Dr. James Dobson of Focus on the Family is normally a big fan of pregnancy and child-rearing – unless a same-sex couple is involved.
Dobson and several other Religious Right leaders went ballistic in December when Mary Cheney, daughter of Vice President Dick Cheney, announced that she is pregnant and plans to raise the child with her partner, Heather Poe.
“With all due respect to Cheney and her partner, Heather Poe, the majority of more than 30 years of social-science evidence indicates that children do best on every measure of well-being when raised by their married mother and father,” Dobson wrote in a Time magazine column. “That is not to say Cheney and Poe will not love their child. But love alone is not enough to guarantee healthy growth and development.”
Dobson called same-sex parenting an “untested and far-reaching social experiment” and insisted, “The traditional family, supported by more than 5,000 years of human experience, is still the foundation on which the well-being of future generations depends.”
In his column, Dobson cited the work of two researchers, Kyle Pruett of Yale Medical School and educational psychologist Carol Gilligan of New York University School of Law, to buttress his point of view.
Both researchers, however, accused Dobson of distorting their data.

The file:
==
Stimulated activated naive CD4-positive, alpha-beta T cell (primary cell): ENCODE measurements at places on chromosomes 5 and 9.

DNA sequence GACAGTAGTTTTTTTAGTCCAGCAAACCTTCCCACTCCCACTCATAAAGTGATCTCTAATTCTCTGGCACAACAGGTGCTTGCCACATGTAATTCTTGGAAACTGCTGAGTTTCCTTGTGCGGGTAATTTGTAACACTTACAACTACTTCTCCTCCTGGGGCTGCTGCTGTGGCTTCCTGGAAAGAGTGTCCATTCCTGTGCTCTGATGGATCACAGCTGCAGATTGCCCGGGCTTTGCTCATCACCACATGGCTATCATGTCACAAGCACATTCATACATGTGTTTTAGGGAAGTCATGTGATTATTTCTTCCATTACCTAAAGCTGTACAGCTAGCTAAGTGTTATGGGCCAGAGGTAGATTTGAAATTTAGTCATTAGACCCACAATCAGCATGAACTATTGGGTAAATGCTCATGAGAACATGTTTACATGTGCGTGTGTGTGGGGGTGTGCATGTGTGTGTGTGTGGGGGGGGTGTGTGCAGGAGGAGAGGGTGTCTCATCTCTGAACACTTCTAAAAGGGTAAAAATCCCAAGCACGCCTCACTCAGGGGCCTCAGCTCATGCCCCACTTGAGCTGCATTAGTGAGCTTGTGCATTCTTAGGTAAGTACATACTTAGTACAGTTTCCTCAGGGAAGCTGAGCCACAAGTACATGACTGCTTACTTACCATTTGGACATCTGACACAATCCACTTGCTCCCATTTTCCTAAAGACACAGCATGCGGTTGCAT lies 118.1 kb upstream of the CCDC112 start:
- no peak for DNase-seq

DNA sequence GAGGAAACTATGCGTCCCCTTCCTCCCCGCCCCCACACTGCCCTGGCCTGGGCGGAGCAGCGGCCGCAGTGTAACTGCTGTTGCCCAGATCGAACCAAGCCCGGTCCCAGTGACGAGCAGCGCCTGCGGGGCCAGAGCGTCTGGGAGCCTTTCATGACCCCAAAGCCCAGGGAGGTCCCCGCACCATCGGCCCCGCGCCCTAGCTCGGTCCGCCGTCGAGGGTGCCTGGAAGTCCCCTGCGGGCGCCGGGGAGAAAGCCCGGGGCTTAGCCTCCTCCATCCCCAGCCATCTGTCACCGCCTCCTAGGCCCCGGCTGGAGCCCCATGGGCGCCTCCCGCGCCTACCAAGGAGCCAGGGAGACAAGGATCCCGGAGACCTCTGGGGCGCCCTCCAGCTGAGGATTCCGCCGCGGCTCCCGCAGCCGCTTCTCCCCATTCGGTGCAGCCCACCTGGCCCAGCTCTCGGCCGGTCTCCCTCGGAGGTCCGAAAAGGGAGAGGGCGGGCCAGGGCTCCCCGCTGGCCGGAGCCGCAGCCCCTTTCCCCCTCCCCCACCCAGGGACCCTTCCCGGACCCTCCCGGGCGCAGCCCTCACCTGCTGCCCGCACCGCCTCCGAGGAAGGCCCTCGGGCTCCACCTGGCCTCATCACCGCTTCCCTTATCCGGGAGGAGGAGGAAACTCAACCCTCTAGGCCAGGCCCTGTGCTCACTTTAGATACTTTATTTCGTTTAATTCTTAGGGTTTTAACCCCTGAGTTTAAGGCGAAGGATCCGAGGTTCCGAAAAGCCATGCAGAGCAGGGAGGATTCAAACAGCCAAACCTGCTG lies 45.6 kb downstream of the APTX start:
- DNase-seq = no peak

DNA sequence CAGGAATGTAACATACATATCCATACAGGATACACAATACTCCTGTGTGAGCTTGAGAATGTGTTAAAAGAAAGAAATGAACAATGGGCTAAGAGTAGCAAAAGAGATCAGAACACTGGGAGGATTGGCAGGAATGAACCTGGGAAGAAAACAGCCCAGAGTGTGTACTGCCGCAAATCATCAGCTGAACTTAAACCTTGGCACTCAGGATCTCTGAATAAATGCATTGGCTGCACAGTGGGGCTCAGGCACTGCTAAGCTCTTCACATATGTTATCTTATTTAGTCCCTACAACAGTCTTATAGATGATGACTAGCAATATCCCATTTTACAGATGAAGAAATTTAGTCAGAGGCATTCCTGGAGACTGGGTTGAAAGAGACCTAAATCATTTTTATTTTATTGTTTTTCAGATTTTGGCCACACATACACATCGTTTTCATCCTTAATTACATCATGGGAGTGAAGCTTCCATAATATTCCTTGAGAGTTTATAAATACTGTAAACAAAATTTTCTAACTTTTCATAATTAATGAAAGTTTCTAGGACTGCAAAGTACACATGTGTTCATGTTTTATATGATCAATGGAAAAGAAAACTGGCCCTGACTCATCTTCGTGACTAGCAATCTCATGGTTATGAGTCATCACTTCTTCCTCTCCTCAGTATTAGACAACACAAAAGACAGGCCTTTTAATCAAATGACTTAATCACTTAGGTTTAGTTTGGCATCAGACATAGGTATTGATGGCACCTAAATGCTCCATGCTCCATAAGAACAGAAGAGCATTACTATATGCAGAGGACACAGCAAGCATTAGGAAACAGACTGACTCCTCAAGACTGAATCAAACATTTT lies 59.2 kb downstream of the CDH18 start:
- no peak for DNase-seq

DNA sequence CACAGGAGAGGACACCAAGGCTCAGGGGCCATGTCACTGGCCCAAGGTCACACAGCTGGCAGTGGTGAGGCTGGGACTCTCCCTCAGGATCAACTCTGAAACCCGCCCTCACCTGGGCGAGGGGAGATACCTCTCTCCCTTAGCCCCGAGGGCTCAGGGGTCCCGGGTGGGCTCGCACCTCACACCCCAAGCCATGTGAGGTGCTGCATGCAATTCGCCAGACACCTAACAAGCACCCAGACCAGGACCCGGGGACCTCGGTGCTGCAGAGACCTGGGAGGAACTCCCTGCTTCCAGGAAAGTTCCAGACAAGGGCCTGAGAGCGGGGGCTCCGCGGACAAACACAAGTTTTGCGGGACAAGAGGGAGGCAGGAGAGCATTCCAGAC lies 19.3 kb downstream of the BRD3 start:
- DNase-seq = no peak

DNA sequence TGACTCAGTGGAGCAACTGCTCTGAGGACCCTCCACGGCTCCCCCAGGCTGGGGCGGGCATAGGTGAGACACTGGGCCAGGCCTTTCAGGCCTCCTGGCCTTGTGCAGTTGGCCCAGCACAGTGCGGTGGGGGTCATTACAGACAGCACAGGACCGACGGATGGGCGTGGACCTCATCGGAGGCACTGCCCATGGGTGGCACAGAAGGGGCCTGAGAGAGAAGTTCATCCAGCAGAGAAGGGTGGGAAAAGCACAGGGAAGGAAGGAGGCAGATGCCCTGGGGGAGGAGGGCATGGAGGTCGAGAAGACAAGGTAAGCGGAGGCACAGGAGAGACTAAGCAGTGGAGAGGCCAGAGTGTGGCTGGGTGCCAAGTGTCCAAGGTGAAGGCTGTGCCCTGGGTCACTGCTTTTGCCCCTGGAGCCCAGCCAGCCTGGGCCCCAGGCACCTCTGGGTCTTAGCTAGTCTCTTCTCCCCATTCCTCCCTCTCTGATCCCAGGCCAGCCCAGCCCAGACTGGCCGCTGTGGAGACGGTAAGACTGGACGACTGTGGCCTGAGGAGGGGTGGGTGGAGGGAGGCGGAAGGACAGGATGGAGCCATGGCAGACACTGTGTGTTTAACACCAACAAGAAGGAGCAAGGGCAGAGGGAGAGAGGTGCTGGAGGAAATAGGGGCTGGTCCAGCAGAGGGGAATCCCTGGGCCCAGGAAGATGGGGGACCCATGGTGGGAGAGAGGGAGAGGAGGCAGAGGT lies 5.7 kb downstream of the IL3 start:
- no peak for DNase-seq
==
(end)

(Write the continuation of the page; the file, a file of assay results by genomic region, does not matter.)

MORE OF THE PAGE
Pruett, author of the book Fatherneed: Why Father Care is as Essential as Mother Care for Your Child, wrote to Time, asserting that Dobson had “cherry-picked” quotes and used them out of context. Gilligan also insisted that Dobson had distorted her findings. Both asked Dobson to stop citing their work.
Gilligan told gay-rights activist Wayne Besen that she was “stunned” and “mortified” to see Dobson use her work to argue against same-sex parenting.
In her letter to the FOF head, she charged, “Not only did you take my research out of context, you did so without my knowledge to support discriminatory goals that I do not agree with.”
Gilligan was so upset she took the step of making a video outlining her views that Besen posted on the internet-based video-sharing service You Tube.
Pruett also wrote directly to Dobson, telling him, “You cherry-picked a phrase to shore up highly, in my view, discriminatory purposes. This practice is condemned in real science, common though it may be in pseudo-science circles. There is nothing in my longitudinal research or any of my writings to support such conclusions (about same-gender families).”